AU - Kucirka, Lauren M.

AU - Massie, Allan B

AU - Ishaque, Tanveen

AU - Bae, Sunjae

AU - Shaffer, Ashton A.

AU - Garonzik, Jacqueline

AU - Sulkowski, Mark

AU - Desai, Niraj M

AU - Segev, Dorry

AU - Durand, Christine

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N2 - BACKGROUND: The availability of direct-acting antiviral (DAA) therapy might have impacted use of hepatitis C virus (HCV)-infected (HCV+) deceased donor kidneys for transplantation. METHODS: We used 2005 to 2018 Scientific Registry of Transplant Recipients data to identify 18 936 candidates willing to accept HCV+ kidneys and 3348 HCV+ recipients of HCV+ kidneys. We compared willingness to accept, utilization, discard, and posttransplant outcomes associated with HCV+ kidneys between 2 treatment eras (interferon [IFN] era, January 1, 2005 to December 5, 2013 vs DAA era, December 6, 2013 to August 2, 2018). Models were adjusted for candidate, recipient, and donor factors where appropriate. RESULTS: In the DAA era, candidates were 2.2 times more likely to list as willing to accept HCV+ kidneys (adjusted odds ratio, 2.072.232.41; P < 0.001), and HCV+ recipients were 1.95 times more likely to have received an HCV+ kidney (adjusted odds ratio, 1.761.952.16; P < 0.001). Median Kidney Donor Profile Index of HCV+ kidneys decreased from 77 (interquartile range [IQR], 59-90) in 2005 to 53 (IQR, 40-67) in 2017. Kidney Donor Profile Index of HCV- kidneys remained unchanged from 45 (IQR, 21-74) to 47 (IQR, 24-73). After adjustment, HCV+ kidneys were 3.7 times more likely to be discarded than HCV- kidneys in the DAA era (adjusted relative rate, 3.363.674.02; P < 0.001); an increase from the IFN era (adjusted relative rate, 2.783.023.27; P < 0.001). HCV+ kidney use was concentrated within a subset of centers; 22.5% of centers performed 75% of all HCV+ kidney transplants in the DAA era. Mortality risk associated with HCV+ kidneys remained unchanged (aHR, 1.071.191.32 in both eras). CONCLUSIONS: Given the elevated risk of death on dialysis facing HCV+ candidates, improving quality of HCV+ kidneys, and DAA availability, broader utilization of HCV+ kidneys is warranted to improve access in this era of organ shortage.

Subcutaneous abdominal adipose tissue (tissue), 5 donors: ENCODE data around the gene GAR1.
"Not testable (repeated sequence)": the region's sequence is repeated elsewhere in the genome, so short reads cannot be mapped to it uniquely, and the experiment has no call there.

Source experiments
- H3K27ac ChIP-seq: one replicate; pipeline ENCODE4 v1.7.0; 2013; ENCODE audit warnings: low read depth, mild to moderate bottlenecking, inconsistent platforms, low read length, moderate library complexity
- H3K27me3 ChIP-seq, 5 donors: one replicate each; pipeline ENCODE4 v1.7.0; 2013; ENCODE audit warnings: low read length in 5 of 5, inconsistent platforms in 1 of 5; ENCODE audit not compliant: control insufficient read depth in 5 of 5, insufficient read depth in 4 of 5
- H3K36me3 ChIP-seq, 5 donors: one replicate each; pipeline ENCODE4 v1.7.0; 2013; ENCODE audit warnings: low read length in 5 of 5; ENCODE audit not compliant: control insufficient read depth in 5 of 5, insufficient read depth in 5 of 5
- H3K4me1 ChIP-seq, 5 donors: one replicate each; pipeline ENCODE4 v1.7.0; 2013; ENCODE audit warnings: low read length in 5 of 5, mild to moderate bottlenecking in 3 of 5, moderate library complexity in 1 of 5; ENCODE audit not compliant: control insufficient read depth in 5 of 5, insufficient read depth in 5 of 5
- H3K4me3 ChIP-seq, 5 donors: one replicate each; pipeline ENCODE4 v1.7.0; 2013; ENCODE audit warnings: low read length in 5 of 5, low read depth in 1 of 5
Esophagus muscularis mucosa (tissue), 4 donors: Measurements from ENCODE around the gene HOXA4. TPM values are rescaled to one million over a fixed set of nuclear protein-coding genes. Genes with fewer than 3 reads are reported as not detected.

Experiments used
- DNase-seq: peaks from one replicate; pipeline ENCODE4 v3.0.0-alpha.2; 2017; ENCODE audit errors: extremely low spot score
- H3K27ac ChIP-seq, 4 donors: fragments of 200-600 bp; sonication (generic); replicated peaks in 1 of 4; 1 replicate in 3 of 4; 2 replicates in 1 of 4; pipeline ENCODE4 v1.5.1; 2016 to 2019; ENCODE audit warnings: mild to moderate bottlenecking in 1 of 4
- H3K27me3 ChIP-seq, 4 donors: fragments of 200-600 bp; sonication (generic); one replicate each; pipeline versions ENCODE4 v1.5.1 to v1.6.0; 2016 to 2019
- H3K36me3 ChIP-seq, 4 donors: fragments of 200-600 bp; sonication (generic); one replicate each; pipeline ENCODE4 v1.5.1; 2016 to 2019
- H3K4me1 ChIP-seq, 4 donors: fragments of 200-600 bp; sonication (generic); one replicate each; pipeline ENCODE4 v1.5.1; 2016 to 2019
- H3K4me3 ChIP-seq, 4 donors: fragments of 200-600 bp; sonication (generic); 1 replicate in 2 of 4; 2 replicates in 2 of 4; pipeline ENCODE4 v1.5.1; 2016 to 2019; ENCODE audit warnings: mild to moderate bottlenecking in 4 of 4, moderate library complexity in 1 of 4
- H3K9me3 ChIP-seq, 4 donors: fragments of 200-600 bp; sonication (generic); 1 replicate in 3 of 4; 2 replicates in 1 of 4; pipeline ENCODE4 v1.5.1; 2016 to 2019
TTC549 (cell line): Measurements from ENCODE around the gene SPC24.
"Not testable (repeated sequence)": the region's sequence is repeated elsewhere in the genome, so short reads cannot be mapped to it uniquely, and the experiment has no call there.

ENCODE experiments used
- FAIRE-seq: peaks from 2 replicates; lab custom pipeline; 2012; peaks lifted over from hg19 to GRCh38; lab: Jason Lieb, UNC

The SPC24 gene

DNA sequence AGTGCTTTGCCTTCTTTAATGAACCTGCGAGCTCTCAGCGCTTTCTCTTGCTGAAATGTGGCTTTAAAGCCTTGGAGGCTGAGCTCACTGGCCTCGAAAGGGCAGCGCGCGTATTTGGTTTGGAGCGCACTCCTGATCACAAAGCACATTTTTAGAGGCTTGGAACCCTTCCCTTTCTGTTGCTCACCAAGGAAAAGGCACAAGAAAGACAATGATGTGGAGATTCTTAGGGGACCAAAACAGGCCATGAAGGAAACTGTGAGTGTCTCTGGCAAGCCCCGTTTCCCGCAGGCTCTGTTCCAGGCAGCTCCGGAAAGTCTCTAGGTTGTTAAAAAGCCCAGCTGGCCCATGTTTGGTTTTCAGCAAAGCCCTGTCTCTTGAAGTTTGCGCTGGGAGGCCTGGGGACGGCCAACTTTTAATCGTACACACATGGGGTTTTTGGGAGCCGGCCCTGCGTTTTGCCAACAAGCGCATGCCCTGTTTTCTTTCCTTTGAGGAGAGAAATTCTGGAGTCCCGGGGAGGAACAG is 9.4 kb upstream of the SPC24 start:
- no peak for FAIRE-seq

AB - BACKGROUND: The availability of direct-acting antiviral (DAA) therapy might have impacted use of hepatitis C virus (HCV)-infected (HCV+) deceased donor kidneys for transplantation. METHODS: We used 2005 to 2018 Scientific Registry of Transplant Recipients data to identify 18 936 candidates willing to accept HCV+ kidneys and 3348 HCV+ recipients of HCV+ kidneys. We compared willingness to accept, utilization, discard, and posttransplant outcomes associated with HCV+ kidneys between 2 treatment eras (interferon [IFN] era, January 1, 2005 to December 5, 2013 vs DAA era, December 6, 2013 to August 2, 2018). Models were adjusted for candidate, recipient, and donor factors where appropriate. RESULTS: In the DAA era, candidates were 2.2 times more likely to list as willing to accept HCV+ kidneys (adjusted odds ratio, 2.072.232.41; P < 0.001), and HCV+ recipients were 1.95 times more likely to have received an HCV+ kidney (adjusted odds ratio, 1.761.952.16; P < 0.001). Median Kidney Donor Profile Index of HCV+ kidneys decreased from 77 (interquartile range [IQR], 59-90) in 2005 to 53 (IQR, 40-67) in 2017. Kidney Donor Profile Index of HCV- kidneys remained unchanged from 45 (IQR, 21-74) to 47 (IQR, 24-73). After adjustment, HCV+ kidneys were 3.7 times more likely to be discarded than HCV- kidneys in the DAA era (adjusted relative rate, 3.363.674.02; P < 0.001); an increase from the IFN era (adjusted relative rate, 2.783.023.27; P < 0.001). HCV+ kidney use was concentrated within a subset of centers; 22.5% of centers performed 75% of all HCV+ kidney transplants in the DAA era. Mortality risk associated with HCV+ kidneys remained unchanged (aHR, 1.071.191.32 in both eras). CONCLUSIONS: Given the elevated risk of death on dialysis facing HCV+ candidates, improving quality of HCV+ kidneys, and DAA availability, broader utilization of HCV+ kidneys is warranted to improve access in this era of organ shortage.